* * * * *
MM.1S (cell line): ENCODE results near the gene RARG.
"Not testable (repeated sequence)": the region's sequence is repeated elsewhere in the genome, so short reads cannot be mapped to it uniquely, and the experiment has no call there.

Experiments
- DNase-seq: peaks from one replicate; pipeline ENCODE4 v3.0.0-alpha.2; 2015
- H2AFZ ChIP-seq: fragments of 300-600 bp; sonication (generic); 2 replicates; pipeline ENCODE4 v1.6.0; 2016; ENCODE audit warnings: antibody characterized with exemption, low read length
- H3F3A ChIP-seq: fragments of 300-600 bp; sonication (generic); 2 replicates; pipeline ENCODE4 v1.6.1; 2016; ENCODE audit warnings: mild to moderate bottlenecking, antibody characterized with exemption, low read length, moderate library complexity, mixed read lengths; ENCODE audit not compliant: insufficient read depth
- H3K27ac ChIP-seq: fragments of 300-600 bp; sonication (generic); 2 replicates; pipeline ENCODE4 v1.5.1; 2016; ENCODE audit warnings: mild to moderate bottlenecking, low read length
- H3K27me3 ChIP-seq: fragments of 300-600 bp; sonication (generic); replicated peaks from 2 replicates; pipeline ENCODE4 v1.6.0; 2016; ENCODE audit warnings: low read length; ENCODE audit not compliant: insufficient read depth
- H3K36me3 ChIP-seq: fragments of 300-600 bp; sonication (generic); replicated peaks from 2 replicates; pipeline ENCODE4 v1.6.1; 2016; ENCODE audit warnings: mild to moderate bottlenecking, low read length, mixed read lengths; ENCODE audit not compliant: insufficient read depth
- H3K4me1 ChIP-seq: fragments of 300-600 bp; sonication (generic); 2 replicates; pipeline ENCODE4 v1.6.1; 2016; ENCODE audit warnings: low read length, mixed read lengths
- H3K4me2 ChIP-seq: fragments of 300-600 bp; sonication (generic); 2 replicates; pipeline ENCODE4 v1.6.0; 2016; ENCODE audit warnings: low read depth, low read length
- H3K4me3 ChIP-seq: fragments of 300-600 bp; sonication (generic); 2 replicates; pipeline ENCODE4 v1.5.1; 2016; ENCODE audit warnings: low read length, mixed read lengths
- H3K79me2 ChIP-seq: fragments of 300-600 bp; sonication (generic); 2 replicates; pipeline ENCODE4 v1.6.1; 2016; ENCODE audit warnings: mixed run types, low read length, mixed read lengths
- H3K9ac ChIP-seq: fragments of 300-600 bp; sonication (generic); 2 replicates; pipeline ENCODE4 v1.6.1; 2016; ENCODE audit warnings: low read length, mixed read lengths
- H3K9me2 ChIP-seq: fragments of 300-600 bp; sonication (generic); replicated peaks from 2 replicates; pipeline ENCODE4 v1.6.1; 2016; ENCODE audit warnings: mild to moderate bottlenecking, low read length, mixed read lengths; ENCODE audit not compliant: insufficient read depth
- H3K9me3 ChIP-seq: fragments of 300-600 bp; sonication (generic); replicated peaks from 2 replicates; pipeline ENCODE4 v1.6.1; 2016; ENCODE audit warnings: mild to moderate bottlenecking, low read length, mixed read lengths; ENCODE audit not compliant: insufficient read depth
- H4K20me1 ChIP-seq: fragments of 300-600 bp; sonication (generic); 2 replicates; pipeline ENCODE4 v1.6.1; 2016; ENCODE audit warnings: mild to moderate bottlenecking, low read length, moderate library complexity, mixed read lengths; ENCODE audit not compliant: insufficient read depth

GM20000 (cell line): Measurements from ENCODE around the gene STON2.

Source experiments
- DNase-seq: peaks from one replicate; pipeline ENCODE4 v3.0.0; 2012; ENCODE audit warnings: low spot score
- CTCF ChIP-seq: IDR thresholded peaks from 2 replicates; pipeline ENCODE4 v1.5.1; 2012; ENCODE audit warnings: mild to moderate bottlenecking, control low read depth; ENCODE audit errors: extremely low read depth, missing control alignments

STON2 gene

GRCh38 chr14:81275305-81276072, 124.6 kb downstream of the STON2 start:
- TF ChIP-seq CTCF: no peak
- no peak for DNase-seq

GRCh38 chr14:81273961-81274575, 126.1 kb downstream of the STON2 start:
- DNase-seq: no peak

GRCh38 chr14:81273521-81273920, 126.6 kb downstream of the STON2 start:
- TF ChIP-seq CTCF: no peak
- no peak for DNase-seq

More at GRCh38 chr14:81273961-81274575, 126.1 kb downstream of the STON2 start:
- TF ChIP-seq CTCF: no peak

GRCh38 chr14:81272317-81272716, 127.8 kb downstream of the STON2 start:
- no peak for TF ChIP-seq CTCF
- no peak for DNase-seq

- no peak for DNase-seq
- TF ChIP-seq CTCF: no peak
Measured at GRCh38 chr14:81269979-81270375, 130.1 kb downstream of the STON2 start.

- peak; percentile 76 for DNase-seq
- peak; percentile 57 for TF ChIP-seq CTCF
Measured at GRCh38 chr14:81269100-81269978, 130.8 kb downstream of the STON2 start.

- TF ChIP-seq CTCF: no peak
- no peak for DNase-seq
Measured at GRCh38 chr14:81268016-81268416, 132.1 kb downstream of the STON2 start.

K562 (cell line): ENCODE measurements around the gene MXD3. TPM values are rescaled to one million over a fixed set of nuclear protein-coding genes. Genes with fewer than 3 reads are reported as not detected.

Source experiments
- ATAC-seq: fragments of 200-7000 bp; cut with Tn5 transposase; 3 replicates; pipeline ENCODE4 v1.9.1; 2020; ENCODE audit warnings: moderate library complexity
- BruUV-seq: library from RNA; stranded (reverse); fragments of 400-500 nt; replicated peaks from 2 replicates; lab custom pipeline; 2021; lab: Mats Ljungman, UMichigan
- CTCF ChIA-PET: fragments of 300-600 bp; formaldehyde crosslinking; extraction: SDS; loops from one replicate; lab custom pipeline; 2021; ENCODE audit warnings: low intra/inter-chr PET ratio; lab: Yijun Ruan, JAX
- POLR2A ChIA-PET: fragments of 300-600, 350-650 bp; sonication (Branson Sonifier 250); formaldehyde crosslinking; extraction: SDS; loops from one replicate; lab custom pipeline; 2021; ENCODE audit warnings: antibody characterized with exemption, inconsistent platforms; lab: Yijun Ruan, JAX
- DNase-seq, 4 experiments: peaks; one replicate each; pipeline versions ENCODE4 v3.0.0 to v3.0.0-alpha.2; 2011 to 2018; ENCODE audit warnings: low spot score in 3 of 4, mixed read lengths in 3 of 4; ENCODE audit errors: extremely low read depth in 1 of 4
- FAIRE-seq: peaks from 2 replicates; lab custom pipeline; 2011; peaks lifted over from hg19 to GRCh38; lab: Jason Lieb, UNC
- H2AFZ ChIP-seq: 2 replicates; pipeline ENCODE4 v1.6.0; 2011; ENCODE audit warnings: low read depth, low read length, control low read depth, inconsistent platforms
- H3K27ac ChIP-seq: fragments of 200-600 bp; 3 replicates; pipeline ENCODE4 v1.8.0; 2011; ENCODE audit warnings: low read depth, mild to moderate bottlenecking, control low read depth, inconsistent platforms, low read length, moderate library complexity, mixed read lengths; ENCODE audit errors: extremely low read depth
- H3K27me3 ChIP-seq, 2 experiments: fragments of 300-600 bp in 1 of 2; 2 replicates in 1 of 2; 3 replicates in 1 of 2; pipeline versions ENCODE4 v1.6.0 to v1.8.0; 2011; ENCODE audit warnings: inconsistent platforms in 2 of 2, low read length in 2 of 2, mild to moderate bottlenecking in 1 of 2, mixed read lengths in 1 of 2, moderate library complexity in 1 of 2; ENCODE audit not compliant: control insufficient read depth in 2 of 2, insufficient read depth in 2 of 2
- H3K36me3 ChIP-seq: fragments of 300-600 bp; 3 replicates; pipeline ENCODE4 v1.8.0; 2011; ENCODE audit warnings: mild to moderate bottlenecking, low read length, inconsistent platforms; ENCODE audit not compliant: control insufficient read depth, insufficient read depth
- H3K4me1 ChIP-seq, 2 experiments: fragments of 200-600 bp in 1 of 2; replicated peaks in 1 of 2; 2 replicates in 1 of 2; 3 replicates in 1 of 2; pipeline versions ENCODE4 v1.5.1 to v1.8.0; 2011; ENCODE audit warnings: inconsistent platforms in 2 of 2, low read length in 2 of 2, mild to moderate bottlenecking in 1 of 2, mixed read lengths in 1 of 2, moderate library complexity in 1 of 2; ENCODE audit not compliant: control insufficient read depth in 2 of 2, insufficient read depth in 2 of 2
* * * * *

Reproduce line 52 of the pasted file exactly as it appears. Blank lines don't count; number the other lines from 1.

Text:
- FAIRE-seq: peaks from 2 replicates; lab custom pipeline; 2011; peaks lifted over from hg19 to GRCh38; lab: Jason Lieb, UNC